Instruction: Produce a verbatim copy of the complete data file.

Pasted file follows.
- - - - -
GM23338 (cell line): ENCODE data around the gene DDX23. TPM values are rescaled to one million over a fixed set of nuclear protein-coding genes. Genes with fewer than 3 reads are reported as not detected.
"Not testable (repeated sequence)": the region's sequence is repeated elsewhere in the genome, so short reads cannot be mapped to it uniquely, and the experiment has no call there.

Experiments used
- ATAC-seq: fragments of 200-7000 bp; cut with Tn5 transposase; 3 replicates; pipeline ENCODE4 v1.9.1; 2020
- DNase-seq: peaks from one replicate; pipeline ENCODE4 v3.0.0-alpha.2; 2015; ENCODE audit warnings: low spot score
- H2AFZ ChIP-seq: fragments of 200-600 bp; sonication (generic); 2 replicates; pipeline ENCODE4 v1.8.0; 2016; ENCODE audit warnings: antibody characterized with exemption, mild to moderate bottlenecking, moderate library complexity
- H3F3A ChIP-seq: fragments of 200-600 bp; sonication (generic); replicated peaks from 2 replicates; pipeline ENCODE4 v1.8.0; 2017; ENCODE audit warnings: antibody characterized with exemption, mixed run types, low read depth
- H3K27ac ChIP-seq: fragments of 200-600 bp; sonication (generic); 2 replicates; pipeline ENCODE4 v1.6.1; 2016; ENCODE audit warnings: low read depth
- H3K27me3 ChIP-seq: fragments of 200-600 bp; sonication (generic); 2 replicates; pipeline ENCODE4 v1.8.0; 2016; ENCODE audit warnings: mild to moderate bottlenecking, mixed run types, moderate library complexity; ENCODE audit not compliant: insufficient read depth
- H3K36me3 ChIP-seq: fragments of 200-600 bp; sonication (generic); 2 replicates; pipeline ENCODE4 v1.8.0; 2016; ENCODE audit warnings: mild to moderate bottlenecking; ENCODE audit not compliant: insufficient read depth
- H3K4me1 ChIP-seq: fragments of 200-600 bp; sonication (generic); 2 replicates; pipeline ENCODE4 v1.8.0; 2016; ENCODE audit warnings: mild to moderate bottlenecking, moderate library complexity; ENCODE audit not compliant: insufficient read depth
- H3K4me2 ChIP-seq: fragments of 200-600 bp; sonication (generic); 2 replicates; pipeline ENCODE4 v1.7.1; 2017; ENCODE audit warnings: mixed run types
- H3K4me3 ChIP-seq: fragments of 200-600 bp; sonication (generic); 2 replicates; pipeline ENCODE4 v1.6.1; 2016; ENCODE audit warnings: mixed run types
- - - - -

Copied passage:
GM23338 (cell line): ENCODE data around the gene DDX23. TPM values are rescaled to one million over a fixed set of nuclear protein-coding genes. Genes with fewer than 3 reads are reported as not detected.
"Not testable (repeated sequence)": the region's sequence is repeated elsewhere in the genome, so short reads cannot be mapped to it uniquely, and the experiment has no call there.

Experiments used
- ATAC-seq: fragments of 200-7000 bp; cut with Tn5 transposase; 3 replicates; pipeline ENCODE4 v1.9.1; 2020
- DNase-seq: peaks from one replicate; pipeline ENCODE4 v3.0.0-alpha.2; 2015; ENCODE audit warnings: low spot score
- H2AFZ ChIP-seq: fragments of 200-600 bp; sonication (generic); 2 replicates; pipeline ENCODE4 v1.8.0; 2016; ENCODE audit warnings: antibody characterized with exemption, mild to moderate bottlenecking, moderate library complexity
- H3F3A ChIP-seq: fragments of 200-600 bp; sonication (generic); replicated peaks from 2 replicates; pipeline ENCODE4 v1.8.0; 2017; ENCODE audit warnings: antibody characterized with exemption, mixed run types, low read depth
- H3K27ac ChIP-seq: fragments of 200-600 bp; sonication (generic); 2 replicates; pipeline ENCODE4 v1.6.1; 2016; ENCODE audit warnings: low read depth
- H3K27me3 ChIP-seq: fragments of 200-600 bp; sonication (generic); 2 replicates; pipeline ENCODE4 v1.8.0; 2016; ENCODE audit warnings: mild to moderate bottlenecking, mixed run types, moderate library complexity; ENCODE audit not compliant: insufficient read depth
- H3K36me3 ChIP-seq: fragments of 200-600 bp; sonication (generic); 2 replicates; pipeline ENCODE4 v1.8.0; 2016; ENCODE audit warnings: mild to moderate bottlenecking; ENCODE audit not compliant: insufficient read depth
- H3K4me1 ChIP-seq: fragments of 200-600 bp; sonication (generic); 2 replicates; pipeline ENCODE4 v1.8.0; 2016; ENCODE audit warnings: mild to moderate bottlenecking, moderate library complexity; ENCODE audit not compliant: insufficient read depth
- H3K4me2 ChIP-seq: fragments of 200-600 bp; sonication (generic); 2 replicates; pipeline ENCODE4 v1.7.1; 2017; ENCODE audit warnings: mixed run types
- H3K4me3 ChIP-seq: fragments of 200-600 bp; sonication (generic); 2 replicates; pipeline ENCODE4 v1.6.1; 2016; ENCODE audit warnings: mixed run types